Mark Morris
Physicist
University of California, Los Angeles

A black hole is a concentration of mass that is so concentrated that the gravity of the matter has crushed the mass into a point. It has become a black hole, because there is nothing that we know of in nature that can withstand that gravitational pressure. Nothing can counteract the gravity and prevent it from collapsing completely to a point in space. What we mean by a point is the subject of current research. If we simply refer to Einstein's general theory of relativity, we mean by point a mathematical point, what's called a singularity, where all the mass is concentrated. But there are recent attempts to merge that description with a quantum mechanical description, where quantum mechanics says that nothing is located precisely at a point; there's always a fluidity to the definition of a point. It still eludes us, because people haven't successfully been able to merge quantum mechanics and general relativity. But that is a subject of current research that I think will produce results in coming years.

               

Steve Ritz
Astrophysicist
NASA Goddard Space Flight Center & University of Maryland

A black hole is one of the most interesting and unusual ideas in all of science. It's enigmatic, because it represents the laws of physics in the most extreme environments that we can imagine. It's outside of our experience. We don't make black holes, at least yet, here on Earth, so we don't really have all the words for describing them. One way you can think about it is that it's an incredibly simple object. Looking from outside, there are really only a very limited number of properties that describe a black hole. It has a total mass. The event horizon has a certain size, or there is a certain curvature associated with the hole. We know that it can have a spin, just like the Earth has a spin. And in principle it can also have an electric charge. So you can think of it as a fundamental particle which has a mass, a spin, and a charge. And that's it.

               

Kip Thorne
Physicist
California Institute of Technology

When a black hole forms by the implosion of a star, which is how most black holes probably form, the matter implodes, and as it gets more and more compact its mass generates the warping of space and time around it; its spin generates the whirling motion of space around it. But the matter continues to shrink smaller and smaller and smaller, shrinks down to the very center where it gets destroyed in a singularity, a region of infinite warped space and time. And it's gone. When it's gone there is nothing left except the warped space and the warped time. So the common idea that a black hole is just made of very compacted matter—it's wrong. It is just simply wrong. It may have been created from very compacted matter, but the matter is gone. It's been completely destroyed; it no longer exists. And all that's left behind is the warped space and the warped time, and this little nugget of a singularity at the center of the black hole that we don't understand.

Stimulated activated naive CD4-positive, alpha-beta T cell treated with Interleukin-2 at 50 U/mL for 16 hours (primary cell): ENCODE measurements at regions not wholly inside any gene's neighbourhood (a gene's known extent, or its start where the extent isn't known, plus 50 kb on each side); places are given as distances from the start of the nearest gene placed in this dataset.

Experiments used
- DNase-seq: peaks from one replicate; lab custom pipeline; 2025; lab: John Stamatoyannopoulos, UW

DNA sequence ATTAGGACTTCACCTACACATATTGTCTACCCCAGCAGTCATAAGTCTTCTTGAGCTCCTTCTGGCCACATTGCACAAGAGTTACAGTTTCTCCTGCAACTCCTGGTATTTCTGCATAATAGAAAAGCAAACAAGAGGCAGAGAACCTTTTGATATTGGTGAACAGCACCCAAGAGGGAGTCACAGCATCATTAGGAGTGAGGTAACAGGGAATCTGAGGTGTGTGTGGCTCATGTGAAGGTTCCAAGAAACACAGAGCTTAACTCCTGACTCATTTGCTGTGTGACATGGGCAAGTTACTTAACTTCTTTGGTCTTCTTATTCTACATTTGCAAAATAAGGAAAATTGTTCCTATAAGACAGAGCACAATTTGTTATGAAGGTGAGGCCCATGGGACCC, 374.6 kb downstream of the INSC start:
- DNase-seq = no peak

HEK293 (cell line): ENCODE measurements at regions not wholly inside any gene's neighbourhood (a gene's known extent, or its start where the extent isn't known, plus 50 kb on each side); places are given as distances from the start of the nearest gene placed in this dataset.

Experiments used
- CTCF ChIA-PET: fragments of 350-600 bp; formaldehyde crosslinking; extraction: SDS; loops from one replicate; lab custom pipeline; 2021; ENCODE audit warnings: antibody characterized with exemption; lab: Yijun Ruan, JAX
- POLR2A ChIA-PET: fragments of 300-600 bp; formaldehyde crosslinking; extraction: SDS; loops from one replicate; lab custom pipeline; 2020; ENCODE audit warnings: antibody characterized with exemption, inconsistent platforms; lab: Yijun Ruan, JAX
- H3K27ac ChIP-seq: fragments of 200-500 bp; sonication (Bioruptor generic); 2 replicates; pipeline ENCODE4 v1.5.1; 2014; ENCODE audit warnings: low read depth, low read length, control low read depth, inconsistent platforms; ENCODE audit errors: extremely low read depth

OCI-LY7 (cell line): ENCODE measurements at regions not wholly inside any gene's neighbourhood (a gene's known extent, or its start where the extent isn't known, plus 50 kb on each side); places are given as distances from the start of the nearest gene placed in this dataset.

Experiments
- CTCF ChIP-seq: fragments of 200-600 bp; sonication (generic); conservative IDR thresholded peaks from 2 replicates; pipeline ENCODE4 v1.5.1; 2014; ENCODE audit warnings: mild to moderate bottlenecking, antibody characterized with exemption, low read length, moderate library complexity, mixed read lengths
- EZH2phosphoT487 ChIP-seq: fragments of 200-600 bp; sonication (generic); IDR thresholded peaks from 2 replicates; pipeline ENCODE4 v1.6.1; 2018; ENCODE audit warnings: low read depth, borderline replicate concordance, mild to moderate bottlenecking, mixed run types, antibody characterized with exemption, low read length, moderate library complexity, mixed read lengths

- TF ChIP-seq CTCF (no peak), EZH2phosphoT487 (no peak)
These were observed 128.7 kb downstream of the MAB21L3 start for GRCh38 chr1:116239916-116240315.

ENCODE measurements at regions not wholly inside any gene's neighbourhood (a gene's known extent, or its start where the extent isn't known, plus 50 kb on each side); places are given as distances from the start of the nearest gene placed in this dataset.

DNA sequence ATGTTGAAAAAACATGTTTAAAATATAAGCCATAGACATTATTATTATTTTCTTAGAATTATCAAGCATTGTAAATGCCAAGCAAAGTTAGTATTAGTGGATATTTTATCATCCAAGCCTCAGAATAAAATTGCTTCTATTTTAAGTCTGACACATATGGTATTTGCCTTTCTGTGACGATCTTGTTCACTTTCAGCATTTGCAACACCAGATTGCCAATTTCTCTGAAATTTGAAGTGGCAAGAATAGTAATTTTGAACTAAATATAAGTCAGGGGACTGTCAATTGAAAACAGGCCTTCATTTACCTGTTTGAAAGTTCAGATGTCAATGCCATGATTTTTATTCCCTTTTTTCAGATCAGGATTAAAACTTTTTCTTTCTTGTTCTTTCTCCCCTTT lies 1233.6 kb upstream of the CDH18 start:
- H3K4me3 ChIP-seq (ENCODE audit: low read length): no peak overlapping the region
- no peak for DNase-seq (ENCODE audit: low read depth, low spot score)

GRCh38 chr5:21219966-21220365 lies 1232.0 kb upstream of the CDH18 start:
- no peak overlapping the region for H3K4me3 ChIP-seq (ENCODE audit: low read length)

Neil de Grasse Tyson
Astrophysicist
American Museum of Natural History

On Earth the old adage "What goes up, must come down"—that works to a point. It turns out there is a speed with which you can toss something from Earth's surface where it will never come back ever again, and that's about seven miles per second. Different objects throughout the universe have different speeds for which this is true. So imagine a place where the gravity is so strong that that escape velocity starts rivaling the speed of light itself. Imagine turning on a flashlight—the light would go up and it would never leave. It would curve and come back down, just the way a tossed ball on Earth, if not traveling fast enough, it goes up, curves, and comes back down. In fact, the black hole, according to Einstein's general theory of relativity, has curved the very fabric of space and time, preventing anything from ever coming out at all. And so there's no better hole that you could possibly imagine than a black hole.

Monster of the Milky Way Home | Send Feedback | Image Credits | Support NOVA


© | Created September 2006

Support provided by

For new content
visit the redesigned
NOVA site